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Balukoff, Otter clash over same-sex marriage, gay rights

Republican Incumbent C.L. “Butch” Otter, right, and Democratic challenger A.J. Balukoff laugh as they compliment each other’s ties after the gubernatorial debate hosted by the City Club of Idaho Falls at the Idaho State University Bennion Student Union Building on Thursday. (Associated Press)
Republican Incumbent C.L. “Butch” Otter, right, and Democratic challenger A.J. Balukoff laugh as they compliment each other’s ties after the gubernatorial debate hosted by the City Club of Idaho Falls at the Idaho State University Bennion Student Union Building on Thursday. (Associated Press)

BOISE – Idaho Gov. Butch Otter and his Democratic challenger, A.J. Balukoff, went head-to-head over same-sex marriage and gay rights in a debate Thursday.

Otter said he’s upholding his oath of office by continuing to defend the state’s ban on gay marriage.

Idaho isn’t anti-gay, Otter said.

“Idaho is pro-traditional marriage, and I’m not going to do anything to put that in danger.” One person in the large audience applauded, and Otter joked, “Thank you, Mom.”

Balukoff countered that “discrimination is discrimination and it’s always wrong.”

“When we take that oath of office to uphold the constitution, that is not only the Idaho Constitution but the U.S. Constitution also,” he said. “This is about discrimination, treating all people with fairness and respect.”

The two met in a well-attended forum held by the City Club of Idaho Falls, but also broadcast simultaneously to the City Club of Boise at a downtown hotel where more than 100 people gathered.

“The Supreme Court has not settled the question on this yet,” Otter said. “Perhaps, God willing, we will be there within a week.” He added, “States are the ones that should be in charge and have always been in charge of the definition and the issuance of licenses for legal marriage.”

Balukoff said he would lead an effort to add the words “sexual orientation” and “gender identity” to the Idaho Human Rights Act, if he’s elected governor, banning discrimination on those bases.

Bills to add those words to the law have been proposed each year for nearly a decade, but the Legislature has never granted the bill a hearing. “When you have a group of citizens that ask for a hearing, it just shows respect to grant them that hearing,” Balukoff said. “To stonewall for eight years is not acceptable. … We should grant the hearing, and in my view we should strengthen our human rights statute to include the four words.”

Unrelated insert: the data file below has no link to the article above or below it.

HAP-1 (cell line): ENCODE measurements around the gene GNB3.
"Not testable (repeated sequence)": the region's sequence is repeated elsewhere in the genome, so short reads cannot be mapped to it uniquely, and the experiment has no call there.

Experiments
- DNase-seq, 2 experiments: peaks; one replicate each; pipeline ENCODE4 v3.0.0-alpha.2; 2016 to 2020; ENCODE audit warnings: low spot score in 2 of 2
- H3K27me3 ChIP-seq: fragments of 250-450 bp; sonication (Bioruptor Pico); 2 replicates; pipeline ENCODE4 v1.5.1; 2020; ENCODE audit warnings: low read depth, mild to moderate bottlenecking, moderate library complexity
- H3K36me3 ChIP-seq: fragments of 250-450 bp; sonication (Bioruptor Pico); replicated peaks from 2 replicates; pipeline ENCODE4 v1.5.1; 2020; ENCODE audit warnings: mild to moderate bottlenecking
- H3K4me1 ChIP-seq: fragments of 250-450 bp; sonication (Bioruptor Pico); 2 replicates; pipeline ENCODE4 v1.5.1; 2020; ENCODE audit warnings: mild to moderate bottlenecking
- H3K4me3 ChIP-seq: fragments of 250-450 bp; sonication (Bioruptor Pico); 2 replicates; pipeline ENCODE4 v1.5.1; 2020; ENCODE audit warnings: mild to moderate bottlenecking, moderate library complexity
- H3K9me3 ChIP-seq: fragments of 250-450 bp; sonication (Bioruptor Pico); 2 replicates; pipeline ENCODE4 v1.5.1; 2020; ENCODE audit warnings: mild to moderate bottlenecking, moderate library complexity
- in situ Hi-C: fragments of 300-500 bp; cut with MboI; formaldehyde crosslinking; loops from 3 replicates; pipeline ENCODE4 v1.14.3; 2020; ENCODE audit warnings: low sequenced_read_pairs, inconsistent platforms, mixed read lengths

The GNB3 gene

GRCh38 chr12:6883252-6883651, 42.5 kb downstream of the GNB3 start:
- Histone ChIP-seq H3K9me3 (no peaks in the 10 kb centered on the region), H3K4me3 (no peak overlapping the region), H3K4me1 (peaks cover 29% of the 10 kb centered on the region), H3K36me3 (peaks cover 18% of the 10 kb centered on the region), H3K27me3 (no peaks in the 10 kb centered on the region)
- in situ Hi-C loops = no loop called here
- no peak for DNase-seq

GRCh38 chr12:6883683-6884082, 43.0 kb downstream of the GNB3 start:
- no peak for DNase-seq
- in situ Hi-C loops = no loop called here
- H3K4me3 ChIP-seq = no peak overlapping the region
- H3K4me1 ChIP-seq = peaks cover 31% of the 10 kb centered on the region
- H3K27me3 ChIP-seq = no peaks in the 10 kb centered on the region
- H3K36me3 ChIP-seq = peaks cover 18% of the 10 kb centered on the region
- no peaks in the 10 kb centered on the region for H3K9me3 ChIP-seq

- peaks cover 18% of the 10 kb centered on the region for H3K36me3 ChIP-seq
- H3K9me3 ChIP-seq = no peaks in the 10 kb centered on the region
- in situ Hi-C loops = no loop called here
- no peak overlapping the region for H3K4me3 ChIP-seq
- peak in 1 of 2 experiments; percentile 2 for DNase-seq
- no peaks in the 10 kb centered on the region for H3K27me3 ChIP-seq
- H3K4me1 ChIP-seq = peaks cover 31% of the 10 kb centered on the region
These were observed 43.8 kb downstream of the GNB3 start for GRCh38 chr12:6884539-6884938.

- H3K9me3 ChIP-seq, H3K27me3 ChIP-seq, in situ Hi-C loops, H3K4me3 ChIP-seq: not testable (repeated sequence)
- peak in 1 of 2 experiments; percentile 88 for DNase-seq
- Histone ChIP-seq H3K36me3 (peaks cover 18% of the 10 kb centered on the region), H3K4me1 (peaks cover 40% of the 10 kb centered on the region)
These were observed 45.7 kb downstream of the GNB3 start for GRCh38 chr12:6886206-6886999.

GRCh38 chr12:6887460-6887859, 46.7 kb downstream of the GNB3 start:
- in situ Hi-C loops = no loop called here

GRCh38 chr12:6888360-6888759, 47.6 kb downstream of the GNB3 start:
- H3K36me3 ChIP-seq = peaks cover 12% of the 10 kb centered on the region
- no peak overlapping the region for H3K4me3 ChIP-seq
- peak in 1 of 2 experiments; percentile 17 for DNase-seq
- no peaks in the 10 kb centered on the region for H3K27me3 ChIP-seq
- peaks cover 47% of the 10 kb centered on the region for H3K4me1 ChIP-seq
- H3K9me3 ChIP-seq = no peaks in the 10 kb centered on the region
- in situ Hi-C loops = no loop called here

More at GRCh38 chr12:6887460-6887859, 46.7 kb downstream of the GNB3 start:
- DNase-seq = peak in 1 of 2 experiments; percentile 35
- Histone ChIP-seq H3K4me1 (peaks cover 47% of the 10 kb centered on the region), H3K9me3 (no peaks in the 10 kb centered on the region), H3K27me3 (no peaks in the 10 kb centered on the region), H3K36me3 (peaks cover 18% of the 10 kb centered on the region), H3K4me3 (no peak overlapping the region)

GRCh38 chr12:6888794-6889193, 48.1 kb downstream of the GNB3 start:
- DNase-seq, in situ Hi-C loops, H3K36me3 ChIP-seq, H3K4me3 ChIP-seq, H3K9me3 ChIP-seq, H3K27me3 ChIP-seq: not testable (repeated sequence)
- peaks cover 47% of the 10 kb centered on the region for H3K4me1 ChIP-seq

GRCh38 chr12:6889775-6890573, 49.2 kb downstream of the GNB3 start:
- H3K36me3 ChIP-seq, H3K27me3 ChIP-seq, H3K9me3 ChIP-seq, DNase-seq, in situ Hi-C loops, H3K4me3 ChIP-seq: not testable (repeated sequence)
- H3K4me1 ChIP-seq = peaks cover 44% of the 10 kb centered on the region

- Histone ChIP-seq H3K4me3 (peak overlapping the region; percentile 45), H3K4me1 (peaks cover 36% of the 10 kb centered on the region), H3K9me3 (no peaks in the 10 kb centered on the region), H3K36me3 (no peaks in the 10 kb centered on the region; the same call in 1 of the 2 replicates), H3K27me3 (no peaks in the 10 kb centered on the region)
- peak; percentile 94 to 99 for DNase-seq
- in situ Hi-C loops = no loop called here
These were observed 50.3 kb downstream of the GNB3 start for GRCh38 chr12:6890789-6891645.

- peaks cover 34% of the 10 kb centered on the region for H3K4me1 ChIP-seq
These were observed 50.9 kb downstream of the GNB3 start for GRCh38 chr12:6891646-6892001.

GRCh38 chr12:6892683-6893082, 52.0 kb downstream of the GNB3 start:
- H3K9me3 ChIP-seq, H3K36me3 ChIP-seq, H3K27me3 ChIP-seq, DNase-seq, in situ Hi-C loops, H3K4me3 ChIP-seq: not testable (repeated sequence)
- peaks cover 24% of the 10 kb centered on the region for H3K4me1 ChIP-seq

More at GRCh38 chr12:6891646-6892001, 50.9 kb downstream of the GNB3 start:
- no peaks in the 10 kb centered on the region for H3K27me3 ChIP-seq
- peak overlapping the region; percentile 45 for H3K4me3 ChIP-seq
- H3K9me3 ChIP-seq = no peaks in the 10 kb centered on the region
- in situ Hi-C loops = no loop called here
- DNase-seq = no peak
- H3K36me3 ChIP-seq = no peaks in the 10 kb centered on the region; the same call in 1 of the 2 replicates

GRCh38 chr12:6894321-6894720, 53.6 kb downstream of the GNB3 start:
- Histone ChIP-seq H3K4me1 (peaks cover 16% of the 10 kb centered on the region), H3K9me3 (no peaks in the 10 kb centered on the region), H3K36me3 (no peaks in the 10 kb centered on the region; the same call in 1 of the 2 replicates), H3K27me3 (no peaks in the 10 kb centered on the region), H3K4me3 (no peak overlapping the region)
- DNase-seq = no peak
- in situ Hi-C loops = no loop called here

Otter said he met twice last year with members of a group that advocates for the inclusion and told them that the Legislature should hold a hearing.

“And I believe that the Legislature was that close to doing just that, until the antics started up, until we found people hiding in the closet, until they started stopping people from doing their legally elected jobs,” Otter said. “People that represented people right here in this room could not get into the chambers to do their jobs. Civil disobedience, when it stops duly elected legislators from doing their job, then I can understand the angst that it caused in the Legislature and finally the resistance.”

Protests calling for lawmakers to “add the words” resulted in the arrests of 109 people on 192 separate misdemeanor charges during this year’s Idaho legislative session.

“I would say that probably next year, most likely next year, you will see a hearing on adding the words,” Otter said.

The two also clashed repeatedly on education issues, with Balukoff, longtime president of the Boise School Board, charging that Otter has presided over serious underfunding of schools and Otter defending Idaho’s efforts through the economic downturn.

And they differed on jobs and the economy, Medicaid expansion and Idaho’s troubled and now canceled experiment with a private company running its largest state prison.

Balukoff sharply criticized Otter for agreeing to a $1 million settlement with Corrections Corp. of America for overbilling and other problems before a criminal investigation had been launched and noted that CCA was a big donor to Otter’s campaigns,

Otter revealed that he “personally did not involve myself in the negotiations of the settlement with CCA” because of CCA’s campaign contributions.

“I recused myself and let the professionals make that decision,” Otter said. “I did not.”

Then he added: “By the way, that final agreement, if (there is) anything that we find out in the FBI investigation, that agreement is set aside and then we can go after CCA.”

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